Republican presidential nominee Donald Trump has controversially spoken out in support of the Brexit campaign.
In an interview with Fox News, he said Britain would be better off outside the European Union.
Trump said: "I think the migration has been a horrible thing for Europe, a lot of that was pushed by the EU. I would say that they're better off without it, personally, but I'm not making that as a recommendation, just my feeling. I know Great Britain very well. I know, you know, the country very well. I have a lot of investments there. I would say that they're better off without it, but I want them to make their own decision."
A few days ago, in an interview with the Daily Mail, Trump criticised US President Barack Obama for backing the remain campaign.
The outgoing president warned Britain will go to the back of the queue for trade deals if it quits the EU.
Trump said: "I didn't think it was a good thing for him to do it."
He said Obama should have remained more neutral and added: "I would say that I'm not going to give Britain any advice, but I know there are a lot of people that are very, very much against being in the EU."
Trump's UK interests include the Turnberry golf course in South Ayrshire and Trump International Golf Links near Aberdeen.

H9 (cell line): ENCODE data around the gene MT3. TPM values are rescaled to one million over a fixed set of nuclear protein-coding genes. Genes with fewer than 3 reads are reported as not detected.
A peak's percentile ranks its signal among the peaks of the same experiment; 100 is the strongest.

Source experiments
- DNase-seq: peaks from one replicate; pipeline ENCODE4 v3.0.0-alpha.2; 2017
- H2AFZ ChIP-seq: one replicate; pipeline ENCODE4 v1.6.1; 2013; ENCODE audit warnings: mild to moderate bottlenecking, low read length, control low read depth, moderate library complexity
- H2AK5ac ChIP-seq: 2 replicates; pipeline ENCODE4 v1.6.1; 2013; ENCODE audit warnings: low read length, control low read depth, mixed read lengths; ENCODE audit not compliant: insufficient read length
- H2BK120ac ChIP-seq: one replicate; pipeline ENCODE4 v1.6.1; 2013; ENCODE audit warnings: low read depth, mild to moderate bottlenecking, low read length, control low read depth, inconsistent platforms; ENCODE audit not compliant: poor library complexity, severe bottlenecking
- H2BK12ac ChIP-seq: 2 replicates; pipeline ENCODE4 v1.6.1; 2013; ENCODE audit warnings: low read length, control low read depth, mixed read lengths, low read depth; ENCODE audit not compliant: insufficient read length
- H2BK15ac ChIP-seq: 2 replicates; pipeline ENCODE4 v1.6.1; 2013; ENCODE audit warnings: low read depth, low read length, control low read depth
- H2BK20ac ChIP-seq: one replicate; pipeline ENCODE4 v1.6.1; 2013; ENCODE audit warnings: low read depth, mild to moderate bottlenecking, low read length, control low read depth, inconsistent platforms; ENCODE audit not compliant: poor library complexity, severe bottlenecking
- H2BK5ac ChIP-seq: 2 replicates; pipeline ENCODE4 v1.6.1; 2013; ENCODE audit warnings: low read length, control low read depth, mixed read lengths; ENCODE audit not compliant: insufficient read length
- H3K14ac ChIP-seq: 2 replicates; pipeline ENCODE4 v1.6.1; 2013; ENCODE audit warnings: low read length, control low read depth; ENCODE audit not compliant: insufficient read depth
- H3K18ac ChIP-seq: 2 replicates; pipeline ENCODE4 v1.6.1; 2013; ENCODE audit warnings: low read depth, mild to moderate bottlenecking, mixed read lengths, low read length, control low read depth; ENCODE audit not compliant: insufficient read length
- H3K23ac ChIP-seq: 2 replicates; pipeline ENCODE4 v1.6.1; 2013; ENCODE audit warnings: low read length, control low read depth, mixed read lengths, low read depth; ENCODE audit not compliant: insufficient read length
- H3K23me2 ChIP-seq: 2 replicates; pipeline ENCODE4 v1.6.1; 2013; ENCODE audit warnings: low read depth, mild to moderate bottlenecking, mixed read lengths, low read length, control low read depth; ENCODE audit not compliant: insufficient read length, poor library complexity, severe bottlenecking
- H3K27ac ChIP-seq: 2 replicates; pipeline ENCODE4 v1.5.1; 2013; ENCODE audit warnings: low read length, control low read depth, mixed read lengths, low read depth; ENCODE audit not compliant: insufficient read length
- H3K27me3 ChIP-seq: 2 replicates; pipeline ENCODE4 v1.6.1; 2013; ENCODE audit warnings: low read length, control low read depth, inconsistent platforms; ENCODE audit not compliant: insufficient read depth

Regarding Trump's backing Brexit, comedy and stage actor Stephen Mangan tweeted:
The popular satirical news programme Have I Got News For You tweeted:
#Brexit supporters worried Donald Trump backing will water down the serious political credibility of Farage, Boris, Gove and Galloway.— HaveIGotNewsForYou (@haveigotnews) May 6, 2016
Prominent Labour MP Chuka Umunna challenged former London Mayor Boris Johnson, who also backs Brexit, to condemn Trump for interference as he condemned President Obama.
Donald Trump has now made it clear he supports Brexit. So Boris, where's your condemnation of interference? ...or do different rules apply— Chuka Umunna (@ChukaUmunna) May 6, 2016
Michael Sadgrove of Christians 4 Europe said: "Mr Trump is entitled to his view, like Ms Le Pen and Mr Putin. He describes it as a 'feeling', not a recommendation and acknowledges that it's a decision for the UK. I doubt his stance will influence many undecided UK voters. Given his extraordinary remarks about banning Muslims from entering the US, rightly condemned by our Prime Minister, it might just push some waverers into seeing that principled common sense lies not with Brexit but Remain."